Afterword I went up to that Elder. I explained to him my feelings. I told him that faith will lead us to those who are ready to hear, faith will give us what we are to say in the moment we need to say it and faith will sustain us in those incredibly difficult times, but faith cannot make someone else be baptized. Everyone has their own agency.

 It is the same with life. Faith may not cure a child’s cancer, faith may not bring back a dying spouse or cure their terminal illness, faith may not bring back a straying child, or cure a horrible addiction. It may not cause parents to get the child they so desperately want or someone to find a spouse in this life. Faith may not cure a handicap or depression.

In regards to all of those things, often on the mission, people would say, “Why would God do that to people?” The answer is simple. He wouldn’t.

Life is life. Life simply happens. Children get to choose just as adults do, addiction has consequences, people get sick, life is full of depression, extreme fatigue, rejection, guilt and extreme loneliness.

Perhaps we will all return and ask like I did of my earthly father. “Why didn’t you tell me this would be so hard?” Perhaps the answer will be the same. “Because you would not have understood. You cannot have the life experience without experiencing life.”

God did not cause us to lose a job and neither did lack of faith, just in the same way that faith may not cause us to make more money or sell my book or get me a house.
However Faith will sustain us each of us in our darkest times. Faith will make our burdens light.
Life is not fair because none of us chose the plan that was all about fair. We chose the plan that would get us back to Heavenly Father with more understanding, humility, love, patience and faith.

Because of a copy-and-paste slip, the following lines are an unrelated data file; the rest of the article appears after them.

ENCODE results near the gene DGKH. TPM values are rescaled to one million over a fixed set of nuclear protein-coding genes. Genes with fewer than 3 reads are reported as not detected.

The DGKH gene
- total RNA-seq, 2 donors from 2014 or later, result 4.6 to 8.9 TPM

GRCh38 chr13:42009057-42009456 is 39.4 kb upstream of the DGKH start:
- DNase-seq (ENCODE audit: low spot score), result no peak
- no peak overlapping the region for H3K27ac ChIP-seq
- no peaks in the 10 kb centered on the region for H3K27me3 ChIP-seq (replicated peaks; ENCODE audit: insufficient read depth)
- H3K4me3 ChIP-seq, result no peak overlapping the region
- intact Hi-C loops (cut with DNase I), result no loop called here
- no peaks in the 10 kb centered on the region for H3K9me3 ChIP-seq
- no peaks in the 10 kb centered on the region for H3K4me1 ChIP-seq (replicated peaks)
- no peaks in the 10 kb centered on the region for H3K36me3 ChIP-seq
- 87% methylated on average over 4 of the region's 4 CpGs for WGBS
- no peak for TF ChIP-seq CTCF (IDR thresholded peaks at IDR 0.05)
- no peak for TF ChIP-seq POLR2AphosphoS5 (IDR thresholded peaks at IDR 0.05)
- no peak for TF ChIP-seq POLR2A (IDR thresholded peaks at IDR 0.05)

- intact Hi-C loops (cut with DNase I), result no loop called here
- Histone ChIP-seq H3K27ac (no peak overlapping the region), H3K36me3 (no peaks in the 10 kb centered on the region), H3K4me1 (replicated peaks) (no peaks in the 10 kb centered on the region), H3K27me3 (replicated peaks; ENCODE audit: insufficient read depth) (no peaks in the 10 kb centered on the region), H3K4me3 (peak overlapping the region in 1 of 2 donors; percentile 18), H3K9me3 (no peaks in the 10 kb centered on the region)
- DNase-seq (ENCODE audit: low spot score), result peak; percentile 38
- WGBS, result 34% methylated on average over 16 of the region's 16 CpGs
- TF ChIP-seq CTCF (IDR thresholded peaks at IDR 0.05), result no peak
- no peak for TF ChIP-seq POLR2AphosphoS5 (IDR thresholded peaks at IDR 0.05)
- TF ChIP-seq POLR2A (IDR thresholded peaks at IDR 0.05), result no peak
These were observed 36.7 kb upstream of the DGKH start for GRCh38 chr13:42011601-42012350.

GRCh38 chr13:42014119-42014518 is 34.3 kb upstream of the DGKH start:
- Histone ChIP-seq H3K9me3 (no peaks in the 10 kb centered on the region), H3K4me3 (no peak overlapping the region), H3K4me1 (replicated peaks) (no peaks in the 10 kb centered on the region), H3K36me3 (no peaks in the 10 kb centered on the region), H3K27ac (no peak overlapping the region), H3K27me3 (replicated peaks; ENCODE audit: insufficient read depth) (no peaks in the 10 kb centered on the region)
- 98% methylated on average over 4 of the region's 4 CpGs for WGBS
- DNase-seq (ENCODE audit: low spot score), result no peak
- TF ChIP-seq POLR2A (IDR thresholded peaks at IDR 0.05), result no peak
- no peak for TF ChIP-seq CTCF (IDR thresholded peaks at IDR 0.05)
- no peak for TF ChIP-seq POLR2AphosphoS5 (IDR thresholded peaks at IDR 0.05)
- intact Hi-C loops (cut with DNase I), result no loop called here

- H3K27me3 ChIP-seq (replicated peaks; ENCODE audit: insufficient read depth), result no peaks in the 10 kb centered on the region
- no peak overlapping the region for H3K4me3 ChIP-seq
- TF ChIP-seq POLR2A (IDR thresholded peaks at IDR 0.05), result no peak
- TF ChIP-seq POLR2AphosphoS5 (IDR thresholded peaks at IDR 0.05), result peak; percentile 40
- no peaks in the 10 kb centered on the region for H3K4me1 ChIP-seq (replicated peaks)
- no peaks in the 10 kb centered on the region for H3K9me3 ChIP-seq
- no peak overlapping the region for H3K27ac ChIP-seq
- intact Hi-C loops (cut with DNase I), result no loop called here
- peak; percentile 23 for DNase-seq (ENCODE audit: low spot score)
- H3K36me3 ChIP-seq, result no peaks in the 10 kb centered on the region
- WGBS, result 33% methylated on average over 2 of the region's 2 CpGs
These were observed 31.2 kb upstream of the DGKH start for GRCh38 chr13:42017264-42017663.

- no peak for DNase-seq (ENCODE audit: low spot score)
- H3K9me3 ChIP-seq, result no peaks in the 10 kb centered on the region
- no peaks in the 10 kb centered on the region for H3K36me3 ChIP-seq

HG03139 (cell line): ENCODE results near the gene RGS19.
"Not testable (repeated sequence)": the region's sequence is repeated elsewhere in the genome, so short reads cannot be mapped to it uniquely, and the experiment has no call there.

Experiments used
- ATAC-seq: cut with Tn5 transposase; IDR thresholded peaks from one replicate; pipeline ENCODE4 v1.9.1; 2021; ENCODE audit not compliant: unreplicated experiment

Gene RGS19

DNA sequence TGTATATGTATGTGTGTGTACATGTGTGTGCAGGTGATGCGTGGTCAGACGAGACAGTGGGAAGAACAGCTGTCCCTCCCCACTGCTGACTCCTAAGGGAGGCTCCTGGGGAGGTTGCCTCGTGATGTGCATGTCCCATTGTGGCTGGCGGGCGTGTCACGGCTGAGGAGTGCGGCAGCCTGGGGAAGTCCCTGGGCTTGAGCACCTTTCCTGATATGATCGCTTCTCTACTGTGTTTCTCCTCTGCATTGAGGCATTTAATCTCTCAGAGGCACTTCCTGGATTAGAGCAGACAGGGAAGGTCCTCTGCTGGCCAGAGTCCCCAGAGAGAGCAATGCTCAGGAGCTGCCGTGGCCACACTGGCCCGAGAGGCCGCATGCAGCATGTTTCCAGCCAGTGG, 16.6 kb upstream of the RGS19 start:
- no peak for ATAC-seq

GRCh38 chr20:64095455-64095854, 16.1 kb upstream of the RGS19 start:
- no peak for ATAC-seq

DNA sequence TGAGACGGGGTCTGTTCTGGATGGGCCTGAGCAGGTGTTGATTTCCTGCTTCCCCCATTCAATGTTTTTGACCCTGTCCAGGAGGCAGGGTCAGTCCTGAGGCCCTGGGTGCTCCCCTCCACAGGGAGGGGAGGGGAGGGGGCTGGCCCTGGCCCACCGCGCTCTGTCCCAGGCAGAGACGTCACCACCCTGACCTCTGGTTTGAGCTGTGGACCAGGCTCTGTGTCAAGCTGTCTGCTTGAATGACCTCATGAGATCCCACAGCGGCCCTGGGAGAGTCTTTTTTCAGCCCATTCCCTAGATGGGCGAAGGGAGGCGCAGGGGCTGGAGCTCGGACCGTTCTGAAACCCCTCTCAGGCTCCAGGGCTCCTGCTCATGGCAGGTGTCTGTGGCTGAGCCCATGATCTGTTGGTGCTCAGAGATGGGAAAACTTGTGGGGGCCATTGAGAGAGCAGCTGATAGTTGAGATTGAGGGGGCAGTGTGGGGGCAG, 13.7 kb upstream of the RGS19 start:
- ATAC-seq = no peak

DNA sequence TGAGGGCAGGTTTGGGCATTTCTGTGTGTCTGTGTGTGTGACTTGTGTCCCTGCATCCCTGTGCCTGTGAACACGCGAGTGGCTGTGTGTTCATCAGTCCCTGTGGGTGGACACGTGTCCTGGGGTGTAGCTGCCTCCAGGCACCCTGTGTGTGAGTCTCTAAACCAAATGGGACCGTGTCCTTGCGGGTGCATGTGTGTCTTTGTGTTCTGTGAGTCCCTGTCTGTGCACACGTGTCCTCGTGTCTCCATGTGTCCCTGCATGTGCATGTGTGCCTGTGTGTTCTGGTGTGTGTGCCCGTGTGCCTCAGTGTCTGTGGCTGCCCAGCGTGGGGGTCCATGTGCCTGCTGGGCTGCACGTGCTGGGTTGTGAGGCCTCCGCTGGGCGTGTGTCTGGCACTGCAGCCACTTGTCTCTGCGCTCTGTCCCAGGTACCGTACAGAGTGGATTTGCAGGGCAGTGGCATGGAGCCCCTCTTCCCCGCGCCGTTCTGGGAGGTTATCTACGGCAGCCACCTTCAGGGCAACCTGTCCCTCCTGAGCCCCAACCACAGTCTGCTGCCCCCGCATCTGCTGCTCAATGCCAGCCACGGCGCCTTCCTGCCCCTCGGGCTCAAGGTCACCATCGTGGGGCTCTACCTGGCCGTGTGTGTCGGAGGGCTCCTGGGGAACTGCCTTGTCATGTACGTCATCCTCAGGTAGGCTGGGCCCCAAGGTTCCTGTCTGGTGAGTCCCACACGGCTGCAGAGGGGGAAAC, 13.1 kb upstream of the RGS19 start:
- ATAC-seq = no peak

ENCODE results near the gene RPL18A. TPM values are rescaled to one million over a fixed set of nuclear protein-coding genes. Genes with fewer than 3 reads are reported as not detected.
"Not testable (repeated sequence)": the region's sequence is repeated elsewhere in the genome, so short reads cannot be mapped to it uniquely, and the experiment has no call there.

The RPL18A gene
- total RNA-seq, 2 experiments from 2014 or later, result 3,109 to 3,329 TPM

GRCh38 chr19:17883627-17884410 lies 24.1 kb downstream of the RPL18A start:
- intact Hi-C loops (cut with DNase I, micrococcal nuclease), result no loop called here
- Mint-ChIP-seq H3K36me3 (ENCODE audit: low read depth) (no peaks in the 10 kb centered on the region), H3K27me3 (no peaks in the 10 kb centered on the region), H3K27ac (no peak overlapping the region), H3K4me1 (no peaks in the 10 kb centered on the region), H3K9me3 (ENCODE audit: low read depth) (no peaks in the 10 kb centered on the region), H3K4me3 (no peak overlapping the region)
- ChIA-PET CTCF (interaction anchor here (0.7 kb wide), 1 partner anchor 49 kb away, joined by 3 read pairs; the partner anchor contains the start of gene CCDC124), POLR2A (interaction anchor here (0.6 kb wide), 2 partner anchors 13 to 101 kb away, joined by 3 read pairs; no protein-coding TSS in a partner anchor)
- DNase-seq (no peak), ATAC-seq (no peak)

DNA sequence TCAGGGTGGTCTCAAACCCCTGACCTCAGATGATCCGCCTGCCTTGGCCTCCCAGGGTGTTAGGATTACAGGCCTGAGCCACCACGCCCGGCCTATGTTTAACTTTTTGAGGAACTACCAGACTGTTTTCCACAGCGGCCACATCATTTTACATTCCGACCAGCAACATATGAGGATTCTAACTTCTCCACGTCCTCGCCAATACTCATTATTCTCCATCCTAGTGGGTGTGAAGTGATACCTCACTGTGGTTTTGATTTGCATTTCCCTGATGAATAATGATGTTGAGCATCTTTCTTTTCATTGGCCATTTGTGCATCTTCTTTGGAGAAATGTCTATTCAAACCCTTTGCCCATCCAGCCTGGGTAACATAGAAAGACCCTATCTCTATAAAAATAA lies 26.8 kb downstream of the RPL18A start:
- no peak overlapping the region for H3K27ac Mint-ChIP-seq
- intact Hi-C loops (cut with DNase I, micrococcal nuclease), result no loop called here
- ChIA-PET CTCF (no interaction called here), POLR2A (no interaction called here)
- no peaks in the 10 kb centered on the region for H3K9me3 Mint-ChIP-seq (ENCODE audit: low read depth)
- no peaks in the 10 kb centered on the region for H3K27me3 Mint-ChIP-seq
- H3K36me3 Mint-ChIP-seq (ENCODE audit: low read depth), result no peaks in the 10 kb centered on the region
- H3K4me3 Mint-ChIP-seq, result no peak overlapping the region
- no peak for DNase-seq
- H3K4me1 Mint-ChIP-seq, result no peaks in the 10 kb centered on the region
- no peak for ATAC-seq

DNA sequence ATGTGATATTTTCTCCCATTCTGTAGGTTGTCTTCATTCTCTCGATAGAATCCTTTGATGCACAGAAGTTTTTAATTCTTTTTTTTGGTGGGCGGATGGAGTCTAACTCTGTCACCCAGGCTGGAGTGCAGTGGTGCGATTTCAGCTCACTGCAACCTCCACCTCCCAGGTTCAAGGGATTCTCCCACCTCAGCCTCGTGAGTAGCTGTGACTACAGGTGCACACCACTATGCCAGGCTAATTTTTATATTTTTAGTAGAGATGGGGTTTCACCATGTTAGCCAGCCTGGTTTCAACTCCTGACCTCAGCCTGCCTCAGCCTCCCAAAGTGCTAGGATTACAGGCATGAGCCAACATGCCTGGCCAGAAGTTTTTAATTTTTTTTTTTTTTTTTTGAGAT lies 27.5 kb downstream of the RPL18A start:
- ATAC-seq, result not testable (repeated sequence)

QUOTE:
" The fact is that most putts don't drop. Most beef is tough. Most children grow up to be just ordinary people. Most successful marriages require a high degree of mutual toleration. Most jobs are more often dull than otherwise. . . .
Life is like an old-time rail journey—delays, sidetracks, smoke, dust, cinders, and jolts, interspersed only occasionally by beautiful vistas and thrilling bursts of speed. The trick is to thank the Lord for letting you have the ride.”
Jenkin Lloyd Jones 

Perhaps no one had more faith than Joseph Smith, yet he suffered persecution, debt death of children, illness, jail, humiliation, beating etc etc.  but the Lord told him,  “know thou my son that all these things shall give thee experience and shall be for thy good.  The lord descended below them all.  Are thou greater than He?”

And then on my mission there was the other 20%. And suddenly the other 80% was all worth it. There were moments of incredible faith, understanding, love, friendship, compassion and yes, even miracles. Rare moments of knocking on someone’s door and having them say, “I’ve been waiting for you.”

Had I known how incredible the mission would be for me, what it would do for me personally, what it would do for my testimony. I would never have missed it. It is the same with life. There is so much good in this world. Faith will allow us to see it through those hard times. Faith is incredible. How else do people not only survive those horrible situations, but continue smiling and laughing and hoping despite of them? They believe, they know the gospel is true. They have faith that Jesus Christ will and has provided a way to make it all work out.